Almetrics are a new form of measuring research impact by adding on a wider set of metrics to traditional bibliographic rankings based on academic journal citation analysis. While they are a very useful initiative in measuring impact beyond traditional scholarly output, they still have to show progress in certain areas.
Posts tagged ‘M&E’
M&E of research communications isn’t easy. Given the complexity of policy cycles, examples of one particular action making a difference are often disappointingly rare, and it is even harder to attribute each to the quality of the research, the management of it, or the delivery of communications around it. This blog outlines some of the lessons I’ve learnt in the process of creating the dashboard and investigating the data, a framework I’ve developed for assessing success, and list some of the key digital tools I’ve encountered that are useful for M&E of research communications.
Harry Jones, from the RAPID Programme, summarises and comments on a series of discussions that his work on complexity is generating. He tackles the ‘horses for courses’ argument addressing two important questions. Firstly, and most obviously: how do you choose the right horse for your course? Whether we’re talking about policy instruments, evaluation methods, or gambling on horses this will never be an easy question. Secondly: what are we arguing against? Implicitly ‘horses for courses’ is cast against a ‘blueprint approach’, where a few standardised solutions (whether tools, methods, or more generally types of programmes) are rolled out to be implemented in diverse contexts irrespective of contexts.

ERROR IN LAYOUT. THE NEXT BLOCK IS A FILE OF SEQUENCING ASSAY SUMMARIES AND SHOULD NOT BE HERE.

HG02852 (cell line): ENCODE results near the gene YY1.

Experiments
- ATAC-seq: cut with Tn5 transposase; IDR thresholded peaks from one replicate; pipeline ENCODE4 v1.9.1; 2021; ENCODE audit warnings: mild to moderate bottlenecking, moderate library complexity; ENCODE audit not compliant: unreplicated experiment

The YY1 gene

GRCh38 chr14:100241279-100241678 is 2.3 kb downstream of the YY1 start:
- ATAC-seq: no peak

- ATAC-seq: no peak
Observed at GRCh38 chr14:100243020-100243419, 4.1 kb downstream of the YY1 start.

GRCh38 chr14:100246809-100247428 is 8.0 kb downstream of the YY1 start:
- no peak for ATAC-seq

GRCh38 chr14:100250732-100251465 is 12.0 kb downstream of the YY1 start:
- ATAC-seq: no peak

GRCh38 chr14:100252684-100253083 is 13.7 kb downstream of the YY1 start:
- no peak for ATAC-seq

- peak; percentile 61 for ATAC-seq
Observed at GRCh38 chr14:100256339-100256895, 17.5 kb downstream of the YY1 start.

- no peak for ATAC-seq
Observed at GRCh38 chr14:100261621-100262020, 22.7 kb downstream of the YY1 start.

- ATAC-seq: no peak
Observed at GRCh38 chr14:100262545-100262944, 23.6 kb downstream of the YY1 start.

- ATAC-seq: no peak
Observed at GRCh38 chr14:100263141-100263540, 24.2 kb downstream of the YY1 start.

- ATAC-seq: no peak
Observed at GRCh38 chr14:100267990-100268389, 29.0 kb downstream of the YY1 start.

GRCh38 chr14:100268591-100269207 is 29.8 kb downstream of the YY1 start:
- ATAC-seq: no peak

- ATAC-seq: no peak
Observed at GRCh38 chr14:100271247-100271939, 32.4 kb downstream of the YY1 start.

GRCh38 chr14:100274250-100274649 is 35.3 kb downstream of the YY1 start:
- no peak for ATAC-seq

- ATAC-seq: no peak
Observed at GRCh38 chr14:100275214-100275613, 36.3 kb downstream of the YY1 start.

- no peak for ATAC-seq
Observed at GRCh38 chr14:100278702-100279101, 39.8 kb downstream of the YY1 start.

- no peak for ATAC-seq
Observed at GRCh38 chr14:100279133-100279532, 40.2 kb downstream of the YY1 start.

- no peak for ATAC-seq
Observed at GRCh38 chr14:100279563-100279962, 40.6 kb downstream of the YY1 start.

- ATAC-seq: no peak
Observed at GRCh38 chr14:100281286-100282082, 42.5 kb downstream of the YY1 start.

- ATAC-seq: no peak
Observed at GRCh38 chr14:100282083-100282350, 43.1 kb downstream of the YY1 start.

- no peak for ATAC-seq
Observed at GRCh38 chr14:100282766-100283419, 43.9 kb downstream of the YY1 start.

If I read a good paper or listen to a good argument and take it away with me I could say that I’ve been influenced. But how does the author of the paper or source of the argument knows? Now, if I take their paper and share it with someone else, or if I pass on their arguments to my peers, that may be seen as clear indication of influence. I would not share something I think is poorly articulate -or simply plain wrong.
While it might be hard to find out if everyone who reads this blog is influenced by it, I think I can safely say that most of those who chose to share its content with others were. At least they thought that the post or blog was worth passing along. They were willing to put their name to it.
When designing websites think tanks should make sure that they can trace shares for their studies and outputs. Platforms like WordPress make it easy and add the ‘sharing’ buttons. Twitter has a function to see if your tweets have been retweeted.
None of these (and I am sure there are others) cost anything and can be a very useful tool.
This blog has 220 subscribers and 305 Twitter followers. I usually forward each post to a few online communities. About 150 people per day visit the site (sometimes more, sometimes less). But the following posts have been ‘shared’ from the site. Next time I’ll have a look at the top shares in Twitter and Facebook
Top Posts & Pages
These posts on your site got the most shares
When it comes to policy influence, what is unique about impact evaluations in relation to other types of research? Let me explain why I am asking this question. When I was in RAPID (and still) I were asked to help organisations to develop policy influencing strategies. Some times, this help came in the form of a workshop, but other times it was provided over a longer period of time though mentoring and support. Almost every time, the clients would ask for lessons tailored to their own contexts -which ranged from the politics of international donors to local NGOs, or working globally or regionally or nationally, etc. This often meant that they wanted case studies from their region (e.g. Africa) or the sector they were working in (e.g. health).